One etymology comes from the common noun hwicce "ark, chest, locker", in reference to the appearance of the territory as a flat-bottomed valley bordered by the Cotswolds and the Malvern Hills.[3] A second possibility would be a derivation from a given name, "the people of the man called Hwicce", but no such name has been recorded.[4][5] Eilert Ekwall connected the name, on linguistic grounds, with that of the Gewisse, the predecessors of the West Saxons.[6] Also suggested by Smith is a tribal name that was in origin pejorative, meaning "the cowards", cognate to quake, Old Norse hvikari "coward". It is also likely that "Hwicce" referred to the native tribes living along the banks of the River Severn, in the area of today's 'Worcester', who were weavers using rushes and reeds growing profusely to create baskets. The modern word 'wicker', which is thought to be of Scandinavian origin, describes the type of baskets produced by these early people. However, there are potential objections to many of these possible explanations. For instance, Coates argues that the essence of an ark is that it is closed, rather than open like a valley or plain; that no cognate of hvikari or contemporary version of wicker is known, and that no full etymological argument to relate Gewisse to Hwicce has been advanced.[7]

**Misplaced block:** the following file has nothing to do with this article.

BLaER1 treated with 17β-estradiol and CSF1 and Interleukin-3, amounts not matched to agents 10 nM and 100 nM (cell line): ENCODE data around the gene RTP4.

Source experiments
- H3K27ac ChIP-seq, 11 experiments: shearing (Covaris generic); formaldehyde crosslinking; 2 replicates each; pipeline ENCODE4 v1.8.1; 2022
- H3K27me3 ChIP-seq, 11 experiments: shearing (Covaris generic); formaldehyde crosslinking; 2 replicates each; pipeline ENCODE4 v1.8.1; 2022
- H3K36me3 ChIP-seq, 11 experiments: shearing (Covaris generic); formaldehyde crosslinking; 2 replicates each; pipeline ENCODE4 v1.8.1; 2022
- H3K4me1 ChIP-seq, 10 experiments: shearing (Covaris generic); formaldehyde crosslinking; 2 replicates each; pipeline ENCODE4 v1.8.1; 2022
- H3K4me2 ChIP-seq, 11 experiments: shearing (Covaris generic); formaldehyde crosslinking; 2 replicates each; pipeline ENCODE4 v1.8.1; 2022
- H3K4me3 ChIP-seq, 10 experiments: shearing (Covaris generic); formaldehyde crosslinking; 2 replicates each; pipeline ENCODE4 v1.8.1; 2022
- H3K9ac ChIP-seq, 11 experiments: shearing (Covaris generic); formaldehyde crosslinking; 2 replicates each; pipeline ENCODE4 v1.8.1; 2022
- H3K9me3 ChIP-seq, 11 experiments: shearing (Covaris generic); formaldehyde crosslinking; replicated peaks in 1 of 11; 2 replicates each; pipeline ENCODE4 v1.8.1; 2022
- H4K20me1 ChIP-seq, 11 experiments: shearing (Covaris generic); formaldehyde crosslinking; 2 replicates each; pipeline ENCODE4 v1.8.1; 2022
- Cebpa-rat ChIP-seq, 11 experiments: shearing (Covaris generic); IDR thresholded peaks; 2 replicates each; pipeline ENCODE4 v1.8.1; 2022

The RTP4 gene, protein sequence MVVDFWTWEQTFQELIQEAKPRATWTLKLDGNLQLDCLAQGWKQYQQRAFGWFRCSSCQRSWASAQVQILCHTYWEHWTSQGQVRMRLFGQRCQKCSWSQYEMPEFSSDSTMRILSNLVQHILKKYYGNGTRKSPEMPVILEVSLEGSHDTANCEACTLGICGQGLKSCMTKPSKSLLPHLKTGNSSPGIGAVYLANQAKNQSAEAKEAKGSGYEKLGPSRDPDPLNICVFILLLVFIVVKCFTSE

Stephen Yeates (2008, 2009) has interpreted the name as meaning "cauldron; sacred vessel" and linked to the shape of the Vale of Gloucester and the Romano-British regional cult of a goddess with a bucket or cauldron, identified with a Mater Dobunna, supposedly associated with West Country legends concerning the Holy Grail.[8] However, his interpretation has been widely dismissed by academics.[9]

Coates (2013) on the other hand believes that the name has a Brythonic origin, related to the modern Welsh gwych[10] meaning 'excellent'.[11] The prefix hy is an emphatic (roughly meaning 'very') giving something similar to hywych. Similar known constructions in Welsh include "hydda ‘(very) good’, hynaws ‘good-natured’, hylwydd ‘successful’, hywiw ‘(very) worthy’ and hywlydd ‘(very) generous’".[12] Coates notes that the meaning would be "comparable with bombastic British tribal names of the Roman period, such as Ancalites ‘the very hard ones’, Catuvellauni ‘the battle-excellent ones’ or Brigantes ‘the high ones’".[13] Coates does, however, admit that his explanation can also raise objections, not least that hywych is not a recorded and known early or later Welsh word.

The toponym Hwicce survives in Wychwood in Oxfordshire, Whichford in Warwickshire, Wichenford, Wychbury Hill, Wyche and Droitwich in Worcestershire. (The 'wich' part of Droitwich is also commonly thought to refer to salt production in that area). In addition, the local government district of Wychavon derived the first element of its name from the old kingdom.